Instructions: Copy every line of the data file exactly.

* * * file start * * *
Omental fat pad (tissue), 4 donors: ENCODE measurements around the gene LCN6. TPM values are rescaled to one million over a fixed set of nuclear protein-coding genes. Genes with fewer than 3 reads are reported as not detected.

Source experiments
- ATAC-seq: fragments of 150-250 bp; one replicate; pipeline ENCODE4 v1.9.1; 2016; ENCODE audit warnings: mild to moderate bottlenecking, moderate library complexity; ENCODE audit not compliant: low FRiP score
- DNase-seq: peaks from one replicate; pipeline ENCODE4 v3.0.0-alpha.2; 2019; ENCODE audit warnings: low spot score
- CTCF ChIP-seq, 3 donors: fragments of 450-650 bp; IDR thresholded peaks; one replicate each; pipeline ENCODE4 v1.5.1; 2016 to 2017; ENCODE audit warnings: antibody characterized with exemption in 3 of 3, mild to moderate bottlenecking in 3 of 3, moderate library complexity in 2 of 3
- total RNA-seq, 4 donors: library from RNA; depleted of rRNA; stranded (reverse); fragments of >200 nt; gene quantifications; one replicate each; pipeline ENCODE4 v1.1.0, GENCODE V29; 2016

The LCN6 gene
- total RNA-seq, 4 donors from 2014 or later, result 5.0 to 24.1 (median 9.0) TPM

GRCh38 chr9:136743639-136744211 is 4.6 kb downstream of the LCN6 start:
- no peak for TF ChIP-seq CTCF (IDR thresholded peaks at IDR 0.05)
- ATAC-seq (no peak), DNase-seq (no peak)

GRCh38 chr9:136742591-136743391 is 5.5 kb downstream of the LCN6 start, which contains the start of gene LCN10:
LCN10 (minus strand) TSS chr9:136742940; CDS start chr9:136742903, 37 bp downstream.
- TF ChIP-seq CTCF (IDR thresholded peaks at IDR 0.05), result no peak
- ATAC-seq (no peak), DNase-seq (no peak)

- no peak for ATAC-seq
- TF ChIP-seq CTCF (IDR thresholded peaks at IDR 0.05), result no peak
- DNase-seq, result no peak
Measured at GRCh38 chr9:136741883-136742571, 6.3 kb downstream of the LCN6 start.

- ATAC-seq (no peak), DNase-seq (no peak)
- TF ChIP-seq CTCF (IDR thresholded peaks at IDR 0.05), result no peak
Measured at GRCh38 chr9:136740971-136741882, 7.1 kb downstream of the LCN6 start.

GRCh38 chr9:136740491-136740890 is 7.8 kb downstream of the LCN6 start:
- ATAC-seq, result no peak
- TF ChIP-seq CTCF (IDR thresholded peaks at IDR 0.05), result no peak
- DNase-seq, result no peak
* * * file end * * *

Omental fat pad (tissue), 4 donors: ENCODE measurements around the gene LCN6. TPM values are rescaled to one million over a fixed set of nuclear protein-coding genes. Genes with fewer than 3 reads are reported as not detected.

Source experiments
- ATAC-seq: fragments of 150-250 bp; one replicate; pipeline ENCODE4 v1.9.1; 2016; ENCODE audit warnings: mild to moderate bottlenecking, moderate library complexity; ENCODE audit not compliant: low FRiP score
- DNase-seq: peaks from one replicate; pipeline ENCODE4 v3.0.0-alpha.2; 2019; ENCODE audit warnings: low spot score
- CTCF ChIP-seq, 3 donors: fragments of 450-650 bp; IDR thresholded peaks; one replicate each; pipeline ENCODE4 v1.5.1; 2016 to 2017; ENCODE audit warnings: antibody characterized with exemption in 3 of 3, mild to moderate bottlenecking in 3 of 3, moderate library complexity in 2 of 3
- total RNA-seq, 4 donors: library from RNA; depleted of rRNA; stranded (reverse); fragments of >200 nt; gene quantifications; one replicate each; pipeline ENCODE4 v1.1.0, GENCODE V29; 2016

The LCN6 gene
- total RNA-seq, 4 donors from 2014 or later, result 5.0 to 24.1 (median 9.0) TPM

GRCh38 chr9:136743639-136744211 is 4.6 kb downstream of the LCN6 start:
- no peak for TF ChIP-seq CTCF (IDR thresholded peaks at IDR 0.05)
- ATAC-seq (no peak), DNase-seq (no peak)

GRCh38 chr9:136742591-136743391 is 5.5 kb downstream of the LCN6 start, which contains the start of gene LCN10:
LCN10 (minus strand) TSS chr9:136742940; CDS start chr9:136742903, 37 bp downstream.
- TF ChIP-seq CTCF (IDR thresholded peaks at IDR 0.05), result no peak
- ATAC-seq (no peak), DNase-seq (no peak)

- no peak for ATAC-seq
- TF ChIP-seq CTCF (IDR thresholded peaks at IDR 0.05), result no peak
- DNase-seq, result no peak
Measured at GRCh38 chr9:136741883-136742571, 6.3 kb downstream of the LCN6 start.

- ATAC-seq (no peak), DNase-seq (no peak)
- TF ChIP-seq CTCF (IDR thresholded peaks at IDR 0.05), result no peak
Measured at GRCh38 chr9:136740971-136741882, 7.1 kb downstream of the LCN6 start.

GRCh38 chr9:136740491-136740890 is 7.8 kb downstream of the LCN6 start:
- ATAC-seq, result no peak
- TF ChIP-seq CTCF (IDR thresholded peaks at IDR 0.05), result no peak
- DNase-seq, result no peak